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Before I even watched the show I was sympathetic to the fans because Lauren Faust was the creator. Her work on Power Puff Girls and Fosters Home for imaginary friends should bring the popularity of this series into perspective. However, I never watched the show because I didn't have the Hub network, and to be perfectly honest the subculture sort of creeped me out. What do I think about the show after finally viewing it? It's everything I expected it to be; it's similar to the shows I mentioned eariler but a lot more positive and "educational" (in otherwords, the "Y" rating fits). While I can see people in my age group (late teens, early 20s) enjoying (or at least tolerating) this program, the subculture it has created still goes over my head. Is this show really "meme" worthy? Nothing seems to stand out compared to other shows that come on less exclusive networks. Is it refuge in audacity that a MLP series can be more than the sugary sweet show from the 80s? Were people hungry for shows that are connected to cartoon network's Golden and Silver ages? Everyone has their own opinion, but I don't think that satisfies a phenomenon like Friendship is magic. Watch it for yourself and see what I may have missed.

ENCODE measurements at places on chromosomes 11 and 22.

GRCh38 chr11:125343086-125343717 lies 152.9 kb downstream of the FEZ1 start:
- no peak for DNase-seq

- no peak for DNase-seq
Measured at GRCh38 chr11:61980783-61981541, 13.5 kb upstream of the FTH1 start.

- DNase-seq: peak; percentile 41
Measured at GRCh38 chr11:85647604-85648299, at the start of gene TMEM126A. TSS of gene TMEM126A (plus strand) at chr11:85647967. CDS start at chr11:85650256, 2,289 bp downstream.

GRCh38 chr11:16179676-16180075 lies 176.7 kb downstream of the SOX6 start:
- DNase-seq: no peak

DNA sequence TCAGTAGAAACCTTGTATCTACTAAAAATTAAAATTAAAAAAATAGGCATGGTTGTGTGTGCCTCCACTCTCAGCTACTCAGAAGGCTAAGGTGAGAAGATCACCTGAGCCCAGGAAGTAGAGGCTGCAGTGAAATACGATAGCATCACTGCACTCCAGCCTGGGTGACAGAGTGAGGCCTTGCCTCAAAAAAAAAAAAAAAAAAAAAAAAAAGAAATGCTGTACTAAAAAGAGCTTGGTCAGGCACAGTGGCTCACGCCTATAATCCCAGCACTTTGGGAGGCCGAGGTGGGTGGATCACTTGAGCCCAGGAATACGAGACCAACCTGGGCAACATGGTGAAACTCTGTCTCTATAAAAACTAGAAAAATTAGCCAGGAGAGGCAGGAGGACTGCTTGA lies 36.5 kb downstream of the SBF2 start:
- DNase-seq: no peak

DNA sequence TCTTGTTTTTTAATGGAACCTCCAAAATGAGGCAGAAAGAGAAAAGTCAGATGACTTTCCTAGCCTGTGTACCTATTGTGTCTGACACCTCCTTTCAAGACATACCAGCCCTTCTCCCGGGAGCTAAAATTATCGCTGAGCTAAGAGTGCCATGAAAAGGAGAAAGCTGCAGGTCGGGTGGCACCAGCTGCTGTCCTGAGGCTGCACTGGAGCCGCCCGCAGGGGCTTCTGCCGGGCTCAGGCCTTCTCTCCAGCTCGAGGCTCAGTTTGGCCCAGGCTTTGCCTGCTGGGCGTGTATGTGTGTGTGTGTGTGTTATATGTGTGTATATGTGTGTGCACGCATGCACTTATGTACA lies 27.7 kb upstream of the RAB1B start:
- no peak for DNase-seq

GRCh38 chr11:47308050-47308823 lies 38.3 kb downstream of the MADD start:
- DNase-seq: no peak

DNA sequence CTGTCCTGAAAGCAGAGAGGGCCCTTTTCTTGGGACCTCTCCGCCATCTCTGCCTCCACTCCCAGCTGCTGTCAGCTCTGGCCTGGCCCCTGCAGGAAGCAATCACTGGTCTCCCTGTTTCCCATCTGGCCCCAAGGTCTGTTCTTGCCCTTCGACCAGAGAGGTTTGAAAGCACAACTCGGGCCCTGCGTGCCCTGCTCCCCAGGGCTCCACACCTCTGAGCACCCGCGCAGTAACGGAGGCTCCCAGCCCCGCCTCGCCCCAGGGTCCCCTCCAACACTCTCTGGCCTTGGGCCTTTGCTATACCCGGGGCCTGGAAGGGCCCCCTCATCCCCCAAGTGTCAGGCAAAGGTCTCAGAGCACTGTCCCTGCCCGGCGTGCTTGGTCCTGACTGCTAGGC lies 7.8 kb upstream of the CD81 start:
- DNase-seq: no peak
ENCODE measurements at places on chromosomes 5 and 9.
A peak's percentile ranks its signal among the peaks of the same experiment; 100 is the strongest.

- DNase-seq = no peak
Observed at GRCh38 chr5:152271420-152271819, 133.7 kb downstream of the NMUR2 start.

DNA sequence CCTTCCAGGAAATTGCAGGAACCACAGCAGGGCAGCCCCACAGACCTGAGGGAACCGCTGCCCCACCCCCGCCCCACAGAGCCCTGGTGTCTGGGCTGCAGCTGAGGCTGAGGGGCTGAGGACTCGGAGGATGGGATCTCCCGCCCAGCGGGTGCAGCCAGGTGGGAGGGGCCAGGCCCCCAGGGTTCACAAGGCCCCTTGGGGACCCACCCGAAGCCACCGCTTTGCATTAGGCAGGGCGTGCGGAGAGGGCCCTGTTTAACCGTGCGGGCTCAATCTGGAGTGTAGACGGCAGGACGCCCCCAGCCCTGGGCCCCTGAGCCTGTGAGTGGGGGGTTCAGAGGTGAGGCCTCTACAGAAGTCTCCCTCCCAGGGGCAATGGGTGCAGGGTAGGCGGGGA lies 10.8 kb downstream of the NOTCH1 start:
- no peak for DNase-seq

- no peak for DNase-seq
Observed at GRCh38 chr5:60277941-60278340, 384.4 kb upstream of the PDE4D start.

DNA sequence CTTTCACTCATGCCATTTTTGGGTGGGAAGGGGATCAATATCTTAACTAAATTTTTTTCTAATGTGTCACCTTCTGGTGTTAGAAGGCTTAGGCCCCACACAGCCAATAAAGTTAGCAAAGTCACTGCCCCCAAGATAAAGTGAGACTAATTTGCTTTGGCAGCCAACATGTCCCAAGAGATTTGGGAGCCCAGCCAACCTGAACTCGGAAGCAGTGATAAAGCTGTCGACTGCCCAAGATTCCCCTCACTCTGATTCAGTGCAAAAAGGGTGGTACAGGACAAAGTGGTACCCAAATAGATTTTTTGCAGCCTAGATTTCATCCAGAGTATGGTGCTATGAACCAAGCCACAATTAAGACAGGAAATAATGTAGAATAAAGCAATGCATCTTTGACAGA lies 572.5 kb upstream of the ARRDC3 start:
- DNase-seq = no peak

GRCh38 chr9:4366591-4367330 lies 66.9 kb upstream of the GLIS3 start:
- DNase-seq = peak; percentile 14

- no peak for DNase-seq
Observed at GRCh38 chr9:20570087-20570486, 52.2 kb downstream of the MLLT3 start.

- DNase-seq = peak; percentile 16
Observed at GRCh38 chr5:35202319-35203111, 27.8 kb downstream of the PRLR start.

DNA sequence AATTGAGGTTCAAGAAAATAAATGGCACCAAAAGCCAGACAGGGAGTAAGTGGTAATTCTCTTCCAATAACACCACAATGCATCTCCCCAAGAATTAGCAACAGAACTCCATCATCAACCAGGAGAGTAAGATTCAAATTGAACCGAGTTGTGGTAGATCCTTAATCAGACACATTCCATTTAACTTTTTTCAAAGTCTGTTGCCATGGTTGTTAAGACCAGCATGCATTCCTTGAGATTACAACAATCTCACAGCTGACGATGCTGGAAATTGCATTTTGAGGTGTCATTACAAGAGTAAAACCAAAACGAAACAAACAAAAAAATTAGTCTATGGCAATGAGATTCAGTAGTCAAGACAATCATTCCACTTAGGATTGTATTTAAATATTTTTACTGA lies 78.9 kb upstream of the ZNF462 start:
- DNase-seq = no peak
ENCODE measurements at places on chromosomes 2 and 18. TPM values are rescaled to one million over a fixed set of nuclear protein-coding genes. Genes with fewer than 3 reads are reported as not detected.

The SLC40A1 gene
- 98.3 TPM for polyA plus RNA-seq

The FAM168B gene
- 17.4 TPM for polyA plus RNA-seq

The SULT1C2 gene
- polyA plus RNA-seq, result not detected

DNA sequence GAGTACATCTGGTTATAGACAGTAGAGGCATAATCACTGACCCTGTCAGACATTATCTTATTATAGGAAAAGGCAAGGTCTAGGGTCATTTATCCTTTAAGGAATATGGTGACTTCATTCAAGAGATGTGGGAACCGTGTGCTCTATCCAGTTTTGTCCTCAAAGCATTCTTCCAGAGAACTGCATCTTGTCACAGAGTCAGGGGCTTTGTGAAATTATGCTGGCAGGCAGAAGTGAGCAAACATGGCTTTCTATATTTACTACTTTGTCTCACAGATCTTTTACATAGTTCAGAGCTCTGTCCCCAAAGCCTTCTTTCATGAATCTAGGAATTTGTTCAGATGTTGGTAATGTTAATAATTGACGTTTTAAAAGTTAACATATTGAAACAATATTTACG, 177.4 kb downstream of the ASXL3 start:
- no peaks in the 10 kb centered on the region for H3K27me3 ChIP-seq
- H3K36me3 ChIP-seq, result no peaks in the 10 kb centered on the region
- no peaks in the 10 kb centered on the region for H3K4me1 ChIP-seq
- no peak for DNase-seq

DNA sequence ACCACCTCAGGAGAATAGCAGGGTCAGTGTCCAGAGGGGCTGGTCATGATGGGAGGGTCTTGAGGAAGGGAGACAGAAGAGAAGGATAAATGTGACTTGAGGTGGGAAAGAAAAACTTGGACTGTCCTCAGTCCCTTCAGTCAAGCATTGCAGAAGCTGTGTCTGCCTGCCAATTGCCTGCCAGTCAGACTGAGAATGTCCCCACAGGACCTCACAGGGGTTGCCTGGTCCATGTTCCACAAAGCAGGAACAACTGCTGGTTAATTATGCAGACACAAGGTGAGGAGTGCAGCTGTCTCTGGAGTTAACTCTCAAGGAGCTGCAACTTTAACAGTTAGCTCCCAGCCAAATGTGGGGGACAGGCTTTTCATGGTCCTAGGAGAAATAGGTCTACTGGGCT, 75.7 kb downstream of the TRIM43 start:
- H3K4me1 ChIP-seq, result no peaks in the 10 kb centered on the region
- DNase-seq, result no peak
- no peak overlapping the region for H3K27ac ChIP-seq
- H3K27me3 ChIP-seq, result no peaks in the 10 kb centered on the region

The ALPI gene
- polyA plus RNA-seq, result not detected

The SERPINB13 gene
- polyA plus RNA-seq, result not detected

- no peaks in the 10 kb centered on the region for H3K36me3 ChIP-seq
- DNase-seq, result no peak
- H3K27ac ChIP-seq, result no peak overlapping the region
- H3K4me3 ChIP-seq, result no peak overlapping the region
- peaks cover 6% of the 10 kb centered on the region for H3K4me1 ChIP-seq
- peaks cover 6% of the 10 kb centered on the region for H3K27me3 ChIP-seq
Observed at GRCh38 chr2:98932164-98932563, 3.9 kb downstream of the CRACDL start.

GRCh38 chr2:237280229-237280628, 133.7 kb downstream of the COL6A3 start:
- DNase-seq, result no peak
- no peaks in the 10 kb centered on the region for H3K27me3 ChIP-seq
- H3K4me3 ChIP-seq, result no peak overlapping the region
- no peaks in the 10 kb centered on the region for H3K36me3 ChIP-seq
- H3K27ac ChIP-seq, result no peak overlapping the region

Funny you mention the "educational" value of the show- the IE rating is NOWHERE TO BE FOUND in the second season!
Eh. I personally spend way more time fanning this show than others shows of about the same quality because of the fandom. For no other show can I get dozens of awesome fan vids, hundreds of fantastic pieces of fan art and even a couple of good fanfics, every week, consistently.
It's not just you. I watched one episode and...it's a kids show. It's not a bad kids show, and had I a daughter I might enjoy watching it with her, but a kids show it is. It reminds me of Rainbow Brite. I was a big Rainbow Brite fan when I was young, as part of my plan to be the coolest kid ever, but then I grew up...
What does growing up have to do with enjoying a show?
Not a fan of the show, but at least from what I've seen (mostly season 2), it does a good job with standalone episodes without talking down to its audience. Yes, the target demographic is for children, but so was the target demographic for Batman: The Animated Series. "It's a kids show" is saying "it's meant for another demographic, so I don't like it." Honestly, I think it's got better writing than most police procedurals I see now (with the exception of Castle, Mentalist and Elementary on good days). At least this show has internal consistency. If this sets the trend for children's programming, I might just switch from USA to the Hub.
@Kerrah That's acknowledging the phenomenon, not addressing where it comes from.
@Davidthe Mouse Growing up has nothing to do with enjoying a show.
Like a said, acknowledging different opinions doesn't begin to cover this show's fanbase.
Luomo comment seems to imply otherwise.
here\'s what stands out, a few examples:
1. Lesson Zero and Party of One did insanity well to fit comedy without overdoing it, like Teen Titans Go (or others) that made it inane and stupid
2. Twilight\'s Kingdom has an incredibly smart and manipulative villain who was done very well
3. Perfect Pear risked taking Romeo and Juliet and was still able to create a heart-touching story that a lot of fans think is the best episode of the series
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